More Data, Less Guessing on the Economy

Small businesses produce around 15 percent of the nation’s economic output but their activities are not recorded in official reports in a detailed manner. The lack of data within the small business sector can be overcome with Big Data, which is an emerging revolution. Economy1

Economic measurement from the small business sector will be revolutionized by the digital signals of behaviors from purchasing on the web, browsing, and cellphone location data. It could lead to a more accurate forecasting and well-informed policy making that is more science and less estimates.

Small businesses have allowed Intuit, a software maker, to collect data on their use of Intuit’s online payroll and accounting products for research on sales trends and employment. The data are removed of any identifying information and Intuit stressed that it utilizes the data to improve its products.

Intuit started its research in 2004 on small businesses and since then it extended the scope to include more companies. It has refined its data tracking as it added more products, services and clients. Researchers from the Bureau of Economic Analysis, which is the government’s statistical recorder of economic activity, have been experimenting with the data from Intuit. It wants to use it to improve the official estimates.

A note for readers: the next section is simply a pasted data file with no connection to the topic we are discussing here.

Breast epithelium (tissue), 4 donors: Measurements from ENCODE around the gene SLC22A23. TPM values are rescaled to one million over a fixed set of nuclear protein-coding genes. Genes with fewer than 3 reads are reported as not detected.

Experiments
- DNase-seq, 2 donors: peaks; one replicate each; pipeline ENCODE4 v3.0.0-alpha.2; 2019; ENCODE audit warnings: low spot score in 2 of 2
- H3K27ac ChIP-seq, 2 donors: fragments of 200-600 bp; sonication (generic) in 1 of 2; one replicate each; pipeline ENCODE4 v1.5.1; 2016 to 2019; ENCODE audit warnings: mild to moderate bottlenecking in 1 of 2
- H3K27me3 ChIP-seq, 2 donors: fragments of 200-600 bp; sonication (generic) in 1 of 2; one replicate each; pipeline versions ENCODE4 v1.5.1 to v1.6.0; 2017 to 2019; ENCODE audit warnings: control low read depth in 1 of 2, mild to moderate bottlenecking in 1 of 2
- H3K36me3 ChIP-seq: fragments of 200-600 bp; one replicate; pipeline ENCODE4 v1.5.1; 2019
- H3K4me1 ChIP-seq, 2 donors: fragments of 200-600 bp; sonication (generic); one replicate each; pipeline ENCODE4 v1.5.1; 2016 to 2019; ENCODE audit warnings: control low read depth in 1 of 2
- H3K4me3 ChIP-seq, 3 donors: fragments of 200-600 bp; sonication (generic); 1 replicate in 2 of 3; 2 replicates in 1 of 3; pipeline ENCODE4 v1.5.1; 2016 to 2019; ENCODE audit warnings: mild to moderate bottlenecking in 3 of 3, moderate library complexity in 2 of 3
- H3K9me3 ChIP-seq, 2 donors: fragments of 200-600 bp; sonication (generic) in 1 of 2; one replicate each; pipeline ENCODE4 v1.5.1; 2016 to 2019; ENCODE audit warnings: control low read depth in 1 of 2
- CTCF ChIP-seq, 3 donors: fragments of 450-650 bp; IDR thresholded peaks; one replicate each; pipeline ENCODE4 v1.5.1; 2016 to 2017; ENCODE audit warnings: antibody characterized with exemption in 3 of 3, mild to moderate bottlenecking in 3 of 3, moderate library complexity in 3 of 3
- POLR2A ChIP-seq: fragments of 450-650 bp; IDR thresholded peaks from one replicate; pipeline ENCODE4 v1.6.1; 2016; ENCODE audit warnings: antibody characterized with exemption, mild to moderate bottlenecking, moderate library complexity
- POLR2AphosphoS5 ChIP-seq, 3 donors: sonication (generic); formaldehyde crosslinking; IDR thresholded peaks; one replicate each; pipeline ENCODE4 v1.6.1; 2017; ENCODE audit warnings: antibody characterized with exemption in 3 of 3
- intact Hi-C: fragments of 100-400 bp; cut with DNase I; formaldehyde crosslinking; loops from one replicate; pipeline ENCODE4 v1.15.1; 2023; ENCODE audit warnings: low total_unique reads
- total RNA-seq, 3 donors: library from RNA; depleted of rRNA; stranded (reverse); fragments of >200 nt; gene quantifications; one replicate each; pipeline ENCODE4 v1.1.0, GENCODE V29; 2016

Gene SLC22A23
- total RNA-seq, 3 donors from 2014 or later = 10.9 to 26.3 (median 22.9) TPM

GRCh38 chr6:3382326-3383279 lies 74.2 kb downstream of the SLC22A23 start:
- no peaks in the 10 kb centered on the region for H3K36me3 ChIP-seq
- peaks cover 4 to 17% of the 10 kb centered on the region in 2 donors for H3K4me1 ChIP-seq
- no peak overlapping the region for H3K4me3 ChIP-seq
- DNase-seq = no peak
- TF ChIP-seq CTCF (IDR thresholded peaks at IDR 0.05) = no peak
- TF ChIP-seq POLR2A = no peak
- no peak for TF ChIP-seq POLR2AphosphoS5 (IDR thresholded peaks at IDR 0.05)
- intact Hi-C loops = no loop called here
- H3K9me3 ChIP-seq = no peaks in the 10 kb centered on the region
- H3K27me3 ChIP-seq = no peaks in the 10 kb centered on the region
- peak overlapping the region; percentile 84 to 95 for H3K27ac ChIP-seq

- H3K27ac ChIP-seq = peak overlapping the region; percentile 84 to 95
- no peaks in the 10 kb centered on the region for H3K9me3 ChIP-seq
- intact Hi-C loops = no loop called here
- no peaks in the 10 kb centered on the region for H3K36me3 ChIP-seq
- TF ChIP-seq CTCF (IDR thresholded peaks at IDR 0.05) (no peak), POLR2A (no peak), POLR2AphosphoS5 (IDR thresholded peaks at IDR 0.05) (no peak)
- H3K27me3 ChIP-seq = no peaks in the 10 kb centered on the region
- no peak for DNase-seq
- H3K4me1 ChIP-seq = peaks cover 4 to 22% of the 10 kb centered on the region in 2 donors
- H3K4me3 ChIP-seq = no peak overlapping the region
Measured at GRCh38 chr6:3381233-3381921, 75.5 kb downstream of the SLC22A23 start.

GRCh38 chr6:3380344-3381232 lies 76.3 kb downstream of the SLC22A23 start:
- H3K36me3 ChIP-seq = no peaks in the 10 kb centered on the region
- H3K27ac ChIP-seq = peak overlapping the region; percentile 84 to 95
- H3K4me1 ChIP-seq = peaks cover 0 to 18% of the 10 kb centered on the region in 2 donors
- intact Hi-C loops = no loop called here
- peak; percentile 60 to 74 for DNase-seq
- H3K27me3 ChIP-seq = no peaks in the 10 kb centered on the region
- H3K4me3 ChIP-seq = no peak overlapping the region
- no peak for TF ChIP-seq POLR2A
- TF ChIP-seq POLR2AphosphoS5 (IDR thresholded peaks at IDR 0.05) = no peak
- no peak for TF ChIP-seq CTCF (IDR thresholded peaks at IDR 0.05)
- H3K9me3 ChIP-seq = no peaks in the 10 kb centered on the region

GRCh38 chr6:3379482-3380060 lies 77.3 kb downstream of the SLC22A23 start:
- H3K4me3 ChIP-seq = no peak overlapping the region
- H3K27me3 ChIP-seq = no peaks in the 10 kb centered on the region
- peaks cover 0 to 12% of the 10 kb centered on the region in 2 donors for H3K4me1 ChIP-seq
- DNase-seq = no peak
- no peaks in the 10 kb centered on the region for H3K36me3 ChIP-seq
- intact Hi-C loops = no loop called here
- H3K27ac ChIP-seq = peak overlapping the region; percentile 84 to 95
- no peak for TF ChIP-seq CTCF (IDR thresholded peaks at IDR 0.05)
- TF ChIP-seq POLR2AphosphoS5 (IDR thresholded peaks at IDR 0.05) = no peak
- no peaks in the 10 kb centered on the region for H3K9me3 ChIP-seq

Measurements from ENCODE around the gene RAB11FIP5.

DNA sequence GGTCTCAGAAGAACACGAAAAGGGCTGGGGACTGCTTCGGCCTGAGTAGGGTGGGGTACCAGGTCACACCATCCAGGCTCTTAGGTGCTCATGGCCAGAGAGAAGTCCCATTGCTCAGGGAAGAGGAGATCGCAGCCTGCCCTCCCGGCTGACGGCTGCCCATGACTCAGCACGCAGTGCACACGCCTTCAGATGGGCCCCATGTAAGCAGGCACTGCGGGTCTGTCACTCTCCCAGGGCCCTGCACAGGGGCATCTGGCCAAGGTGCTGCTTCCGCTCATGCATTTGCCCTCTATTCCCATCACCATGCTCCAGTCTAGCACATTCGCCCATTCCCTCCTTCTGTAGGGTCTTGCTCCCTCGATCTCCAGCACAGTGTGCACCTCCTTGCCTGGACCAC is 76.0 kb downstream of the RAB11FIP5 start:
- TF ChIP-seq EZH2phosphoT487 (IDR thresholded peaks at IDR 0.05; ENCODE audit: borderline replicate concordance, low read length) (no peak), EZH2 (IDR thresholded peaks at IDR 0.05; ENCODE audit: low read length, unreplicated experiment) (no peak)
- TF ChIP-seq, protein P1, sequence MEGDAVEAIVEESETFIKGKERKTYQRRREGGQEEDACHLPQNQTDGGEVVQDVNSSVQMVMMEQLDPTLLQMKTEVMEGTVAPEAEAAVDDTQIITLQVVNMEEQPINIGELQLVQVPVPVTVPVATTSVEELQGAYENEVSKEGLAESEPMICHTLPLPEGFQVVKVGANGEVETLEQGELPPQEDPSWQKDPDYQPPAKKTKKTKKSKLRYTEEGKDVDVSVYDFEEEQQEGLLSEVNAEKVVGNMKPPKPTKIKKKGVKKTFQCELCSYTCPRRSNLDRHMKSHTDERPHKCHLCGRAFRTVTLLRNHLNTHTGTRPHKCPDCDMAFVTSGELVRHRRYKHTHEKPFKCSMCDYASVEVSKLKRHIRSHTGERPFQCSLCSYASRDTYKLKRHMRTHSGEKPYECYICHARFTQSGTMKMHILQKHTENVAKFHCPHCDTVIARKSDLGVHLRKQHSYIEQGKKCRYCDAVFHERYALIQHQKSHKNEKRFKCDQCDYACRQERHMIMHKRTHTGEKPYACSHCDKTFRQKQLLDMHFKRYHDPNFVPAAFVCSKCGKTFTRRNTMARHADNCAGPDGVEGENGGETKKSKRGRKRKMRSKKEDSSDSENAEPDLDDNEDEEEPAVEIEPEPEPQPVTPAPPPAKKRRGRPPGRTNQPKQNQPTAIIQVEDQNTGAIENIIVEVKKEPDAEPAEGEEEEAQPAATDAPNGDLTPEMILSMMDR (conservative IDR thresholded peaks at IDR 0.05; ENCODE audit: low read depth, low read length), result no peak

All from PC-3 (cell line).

National income accounting was a by-product of the Great Depression. It was an effort to bridge the economic information gap then. In June 1930, President Herbert Hoover declared that the Depression was over based on the available data to him but in reality the conditions were worsening.

Government statistics is based on surveys made via telephone and personal interviews of household and businesses. These surveys are costly and time consuming. Gathering online behavior will garner more data in a faster rate. Governments will be able to see indicators of deflation, inflation and employment trends sooner and adjust their policies quicker.